As the article in De Volkskrant about (sexual) mores in Morocco mentioned (translated quote):
In the Christian world that has changed and it is inevitable that it also happens in the Muslim world. And sometimes you need to take a step back before you can move forward.
Which is what might be happening in Iran (and other Islamic countries) today: the tentative ‘step back’ before it moves forward?
The morning of hope wipes out the darkness of despair, now is the long-awaited daybreak.
Ahmad Shawqi (1868 – 1932) / Egyptian poet.
UPDATE: As I mentioned above, two weeks ago, “In such a near future scenario, the best thing the West can do is keep an open dialogue, while simultaneously helping out with energy matters.”
The open dialogue part is already happening: “Obama in Egypt Reaches Out to Muslim World“.
So here’s a thing to consider: had this been a short story with the above-mentioned scenario, then 50% of it would have been right, while the other 50% can be wrong. Did it then fail because it was half wrong, or succeed because it was half right? Should we only write a near future story if we’re 100% certain that we are right (which we’ll never be), or do we accept that we can be gloriously wrong (and get it right in parts)?
Has SF become so bleak that an anthology of optimistic, near future SF might as well be called ‘Dangerous Visions‘?
UPDATE 2: and things move faster than you think. The quiet revolution is turning into a very, very loud protest after election results in Iran many locals think are fradulent. More than a million protesters in the streets of Tehran. Reporters without Borders agree with them.
In a previous post I said that trying to predict the near future, sometimes you should be very bold, as things sometimes go faster than you think or suspect. This is such an example: in this very post my expectations for the willingness to change in Iran were too conservative: I felt it would take another decade or so. Not that I expect actual change in Iran to happen overnight (no matter how much I would like it), but I severely underestimated the willingness of a huge part of the Iranian people to change.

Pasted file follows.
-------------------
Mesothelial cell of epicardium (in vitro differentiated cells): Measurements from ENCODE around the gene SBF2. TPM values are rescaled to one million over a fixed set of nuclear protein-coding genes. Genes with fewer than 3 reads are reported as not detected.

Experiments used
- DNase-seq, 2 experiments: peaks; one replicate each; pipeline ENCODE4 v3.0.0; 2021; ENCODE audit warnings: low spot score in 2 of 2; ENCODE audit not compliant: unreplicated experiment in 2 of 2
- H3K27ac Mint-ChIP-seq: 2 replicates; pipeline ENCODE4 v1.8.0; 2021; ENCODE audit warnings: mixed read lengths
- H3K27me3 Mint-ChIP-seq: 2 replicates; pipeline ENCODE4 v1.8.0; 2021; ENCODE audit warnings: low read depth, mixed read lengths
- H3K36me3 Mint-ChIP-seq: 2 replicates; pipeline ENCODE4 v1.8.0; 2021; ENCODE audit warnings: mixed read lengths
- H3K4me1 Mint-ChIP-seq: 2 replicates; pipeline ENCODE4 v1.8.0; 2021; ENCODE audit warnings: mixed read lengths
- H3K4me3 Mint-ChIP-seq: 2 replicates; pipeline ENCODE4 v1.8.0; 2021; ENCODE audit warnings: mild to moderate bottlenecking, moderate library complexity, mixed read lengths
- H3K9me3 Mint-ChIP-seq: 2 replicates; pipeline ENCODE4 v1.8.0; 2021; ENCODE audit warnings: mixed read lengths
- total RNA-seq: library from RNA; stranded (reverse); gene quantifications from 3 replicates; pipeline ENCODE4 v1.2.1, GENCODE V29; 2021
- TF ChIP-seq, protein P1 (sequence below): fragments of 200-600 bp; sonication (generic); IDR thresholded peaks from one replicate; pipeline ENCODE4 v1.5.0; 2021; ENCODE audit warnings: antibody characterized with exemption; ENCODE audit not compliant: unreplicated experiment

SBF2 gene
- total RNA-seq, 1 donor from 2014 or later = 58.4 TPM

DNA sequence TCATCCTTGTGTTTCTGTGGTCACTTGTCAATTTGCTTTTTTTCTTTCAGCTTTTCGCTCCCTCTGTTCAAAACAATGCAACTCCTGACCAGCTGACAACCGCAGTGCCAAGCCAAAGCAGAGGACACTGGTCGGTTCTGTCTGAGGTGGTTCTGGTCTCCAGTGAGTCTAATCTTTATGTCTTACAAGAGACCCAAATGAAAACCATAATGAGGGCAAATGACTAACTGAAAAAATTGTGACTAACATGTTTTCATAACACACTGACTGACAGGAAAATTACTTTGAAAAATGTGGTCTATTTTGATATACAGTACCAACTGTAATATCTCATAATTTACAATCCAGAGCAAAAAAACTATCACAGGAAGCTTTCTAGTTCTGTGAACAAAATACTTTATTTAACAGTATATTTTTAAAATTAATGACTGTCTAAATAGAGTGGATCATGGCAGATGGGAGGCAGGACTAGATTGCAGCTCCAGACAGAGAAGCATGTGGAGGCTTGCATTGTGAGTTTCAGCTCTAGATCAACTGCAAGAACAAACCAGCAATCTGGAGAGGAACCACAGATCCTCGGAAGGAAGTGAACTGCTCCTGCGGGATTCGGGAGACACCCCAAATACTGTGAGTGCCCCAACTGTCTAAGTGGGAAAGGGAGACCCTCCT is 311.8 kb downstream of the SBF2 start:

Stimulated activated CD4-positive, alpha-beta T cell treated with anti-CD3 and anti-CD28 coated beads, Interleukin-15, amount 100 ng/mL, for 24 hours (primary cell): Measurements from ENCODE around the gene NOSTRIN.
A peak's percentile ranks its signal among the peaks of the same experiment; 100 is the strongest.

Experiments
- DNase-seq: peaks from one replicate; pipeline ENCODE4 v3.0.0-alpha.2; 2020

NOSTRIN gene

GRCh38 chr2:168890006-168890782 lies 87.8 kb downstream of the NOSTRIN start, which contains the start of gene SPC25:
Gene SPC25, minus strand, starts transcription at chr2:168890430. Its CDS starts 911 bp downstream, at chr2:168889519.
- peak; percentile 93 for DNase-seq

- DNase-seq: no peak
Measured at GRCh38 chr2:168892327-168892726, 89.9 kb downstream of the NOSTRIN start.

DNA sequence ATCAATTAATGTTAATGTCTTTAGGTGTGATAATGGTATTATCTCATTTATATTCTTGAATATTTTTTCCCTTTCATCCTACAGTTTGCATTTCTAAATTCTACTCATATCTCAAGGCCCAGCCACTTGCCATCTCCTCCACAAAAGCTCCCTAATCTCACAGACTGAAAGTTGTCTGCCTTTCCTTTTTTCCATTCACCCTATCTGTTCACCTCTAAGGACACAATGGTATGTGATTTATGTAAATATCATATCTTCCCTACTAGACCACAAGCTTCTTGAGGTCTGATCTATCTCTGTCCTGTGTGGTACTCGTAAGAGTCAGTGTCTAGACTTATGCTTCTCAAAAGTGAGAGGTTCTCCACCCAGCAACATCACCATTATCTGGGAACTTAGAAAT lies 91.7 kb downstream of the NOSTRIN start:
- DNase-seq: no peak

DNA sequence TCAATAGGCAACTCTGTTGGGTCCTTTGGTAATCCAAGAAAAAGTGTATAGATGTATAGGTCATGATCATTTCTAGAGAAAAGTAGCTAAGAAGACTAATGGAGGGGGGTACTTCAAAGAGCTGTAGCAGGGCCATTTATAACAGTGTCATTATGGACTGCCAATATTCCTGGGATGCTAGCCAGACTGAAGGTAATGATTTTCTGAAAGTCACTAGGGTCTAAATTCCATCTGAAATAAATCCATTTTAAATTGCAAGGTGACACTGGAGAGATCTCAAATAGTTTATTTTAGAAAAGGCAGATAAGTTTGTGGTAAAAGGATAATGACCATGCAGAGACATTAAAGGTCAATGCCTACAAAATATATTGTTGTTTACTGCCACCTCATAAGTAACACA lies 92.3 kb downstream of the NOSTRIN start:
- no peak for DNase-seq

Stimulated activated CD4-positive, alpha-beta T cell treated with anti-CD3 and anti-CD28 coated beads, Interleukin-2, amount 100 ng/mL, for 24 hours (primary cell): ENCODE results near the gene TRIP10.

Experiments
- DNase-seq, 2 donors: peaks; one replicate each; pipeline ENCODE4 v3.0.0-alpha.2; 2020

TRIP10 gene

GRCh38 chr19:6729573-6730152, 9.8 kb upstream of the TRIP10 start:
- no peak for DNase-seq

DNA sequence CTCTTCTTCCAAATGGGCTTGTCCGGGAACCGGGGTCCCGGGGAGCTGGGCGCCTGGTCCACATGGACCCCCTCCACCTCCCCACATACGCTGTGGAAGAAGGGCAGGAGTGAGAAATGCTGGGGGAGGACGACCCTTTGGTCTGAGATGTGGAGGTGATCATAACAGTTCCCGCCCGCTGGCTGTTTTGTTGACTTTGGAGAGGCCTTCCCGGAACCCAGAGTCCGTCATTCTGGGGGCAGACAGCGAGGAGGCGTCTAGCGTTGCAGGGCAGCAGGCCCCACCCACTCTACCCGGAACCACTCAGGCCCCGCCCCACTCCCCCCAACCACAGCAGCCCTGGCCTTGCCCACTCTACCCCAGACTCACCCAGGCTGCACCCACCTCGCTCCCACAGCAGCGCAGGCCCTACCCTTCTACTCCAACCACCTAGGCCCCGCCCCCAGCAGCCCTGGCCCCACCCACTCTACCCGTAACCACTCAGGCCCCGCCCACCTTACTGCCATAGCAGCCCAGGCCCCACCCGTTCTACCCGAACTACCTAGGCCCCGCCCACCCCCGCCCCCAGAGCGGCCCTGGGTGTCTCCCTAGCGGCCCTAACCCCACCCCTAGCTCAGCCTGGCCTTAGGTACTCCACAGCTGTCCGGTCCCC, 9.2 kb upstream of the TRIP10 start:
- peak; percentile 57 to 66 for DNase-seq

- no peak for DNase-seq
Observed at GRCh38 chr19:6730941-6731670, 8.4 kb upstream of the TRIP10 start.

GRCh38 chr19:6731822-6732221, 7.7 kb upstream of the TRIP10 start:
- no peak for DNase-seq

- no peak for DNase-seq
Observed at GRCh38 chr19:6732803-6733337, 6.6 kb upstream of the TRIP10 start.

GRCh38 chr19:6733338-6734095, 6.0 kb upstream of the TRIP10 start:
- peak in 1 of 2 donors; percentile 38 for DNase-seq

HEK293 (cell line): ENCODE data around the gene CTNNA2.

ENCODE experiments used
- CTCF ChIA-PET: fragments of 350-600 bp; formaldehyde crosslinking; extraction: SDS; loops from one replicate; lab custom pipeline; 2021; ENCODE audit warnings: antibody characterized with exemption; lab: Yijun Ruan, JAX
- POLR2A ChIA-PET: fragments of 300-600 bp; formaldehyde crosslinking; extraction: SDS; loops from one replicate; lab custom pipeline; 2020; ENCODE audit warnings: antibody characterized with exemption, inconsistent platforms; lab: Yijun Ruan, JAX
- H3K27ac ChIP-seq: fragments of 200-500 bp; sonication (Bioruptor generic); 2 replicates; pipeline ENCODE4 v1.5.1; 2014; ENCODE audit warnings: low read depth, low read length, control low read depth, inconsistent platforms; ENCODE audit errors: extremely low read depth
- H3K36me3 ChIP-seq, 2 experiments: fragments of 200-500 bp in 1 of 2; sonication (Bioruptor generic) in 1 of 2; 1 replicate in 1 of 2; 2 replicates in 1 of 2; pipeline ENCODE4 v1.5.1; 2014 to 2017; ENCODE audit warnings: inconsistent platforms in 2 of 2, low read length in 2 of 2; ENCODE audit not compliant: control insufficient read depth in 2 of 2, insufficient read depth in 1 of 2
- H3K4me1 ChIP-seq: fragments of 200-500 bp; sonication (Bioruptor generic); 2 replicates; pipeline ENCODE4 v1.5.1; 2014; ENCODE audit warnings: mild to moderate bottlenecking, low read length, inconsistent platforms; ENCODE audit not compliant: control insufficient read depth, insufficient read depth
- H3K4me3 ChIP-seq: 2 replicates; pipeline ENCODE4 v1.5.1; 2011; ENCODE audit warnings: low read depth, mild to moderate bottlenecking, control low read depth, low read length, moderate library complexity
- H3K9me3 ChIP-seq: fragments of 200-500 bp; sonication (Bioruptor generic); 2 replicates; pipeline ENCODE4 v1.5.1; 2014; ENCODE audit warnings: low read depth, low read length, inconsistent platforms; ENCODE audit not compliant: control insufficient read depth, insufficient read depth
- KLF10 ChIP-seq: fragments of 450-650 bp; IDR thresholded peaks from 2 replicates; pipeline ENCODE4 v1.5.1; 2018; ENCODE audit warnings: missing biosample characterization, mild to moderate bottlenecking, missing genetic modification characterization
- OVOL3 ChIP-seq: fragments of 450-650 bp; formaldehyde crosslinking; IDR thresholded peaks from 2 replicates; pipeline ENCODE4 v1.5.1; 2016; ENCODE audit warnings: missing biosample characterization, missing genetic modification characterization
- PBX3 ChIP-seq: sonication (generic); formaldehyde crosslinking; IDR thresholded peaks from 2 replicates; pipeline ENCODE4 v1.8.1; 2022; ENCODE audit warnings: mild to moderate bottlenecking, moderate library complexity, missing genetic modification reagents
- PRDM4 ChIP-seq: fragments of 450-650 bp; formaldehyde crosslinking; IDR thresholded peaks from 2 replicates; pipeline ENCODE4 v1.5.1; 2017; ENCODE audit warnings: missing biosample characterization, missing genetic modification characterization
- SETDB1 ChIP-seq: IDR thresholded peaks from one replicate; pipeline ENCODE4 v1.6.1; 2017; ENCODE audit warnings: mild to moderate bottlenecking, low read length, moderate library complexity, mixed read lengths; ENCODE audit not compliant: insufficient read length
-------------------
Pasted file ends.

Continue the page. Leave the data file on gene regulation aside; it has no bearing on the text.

For which I apologise.
I wish the protesters all the best. And I wish I could do more, except send more money to Amnesty International and similar organisations.
Real democratic change in Iran won’t come from U.S. intervention, but from a broadening and deepening of the protest movement.
UPDATE 4 (several ones):
- Neda Agha-Soltan, one of the protesters illegally killed by the riot police, is becoming an icon for the democratic movement in Iran. As a side note: contrary to previous iconic images (the execution of a Vietcong prisoner in 1968, the lone, unarmed defiant man in front of a tank on Tiananmen Square in 1989), this one was taken by a cell phone, not by a professional photographer.
- Dispatches from the Iranian cyberfront: help to the democratic Iranian underground is already being supplied, both covert and not-so-covert.
- MPs snub Ahmadinejad party: 105 of Iran’s 290 MPs have snubbed an invitation to celebrate Iranian President Mahmoud Ahmadinejad’s election win, local press reports say.
UPDATE 5: While the Iran government tries to blame UK embassy staff of playing a ‘significant role’ in the post-election protests, ex-president Akbar Hashemi Rafsanjani has demanded an honest investigation into the June 12 elections (via Dutch newspaper De Volkskrant,an English link when I see it).
UPDATE 6: And there it is, on CNN. Rafsanjani doubts Iranians ‘satisfied’ with elections aftermath. Almost simultaneously, on BBC: ‘Iran Clerics Defy Election Ruling.’ Interesting times, indeed.
UPDATE 7: Volkskrant (Dutch national newspaper) columnist Amanda Kluveld opines ‘Twitter Iran Free‘. She argues that this first ‘Twitter revolution’ is much more than just Twitterers colouring their avatar green (guilty! But I also wrote the above well before that):
- It launched several initiatives in the western world to help facilitate uncensored access to free media for the Iranian people,for example:
- I Proxy Iran: where Dutch professors, lecturers and students appeal to companies to reroute excess bandwidth of their computers and servers for the Iranian protesters;
- In the US, a group of ‘hacktivists’ around ICT advisor Austin Heap have developed software to bypass the Iranian censure filters;
- And Dispatches from the Iranian cyberfront (already mentioned in UPDATE 4 above), and probably more;
Therefore (to translate the last paragraph of the Dutch opinion piece):
“In the Twitter revolution democratic freedoms are being fought for with new weapons. We, the citizens of the free west will win this fight together with citizens living in a dictatorship. Pass the word, in every way possible. Through Twitter. And, of course, through mouth-to-mouth.
And that makes me feel just a little bit more optimistic!
UPDATE 8: Via the LA Times: “Iran’s Mir Houssein Moravi planning new political group“. No matter how much the current Iranian government tries to blame the protests on the West, those protest movements refuse to die down so far.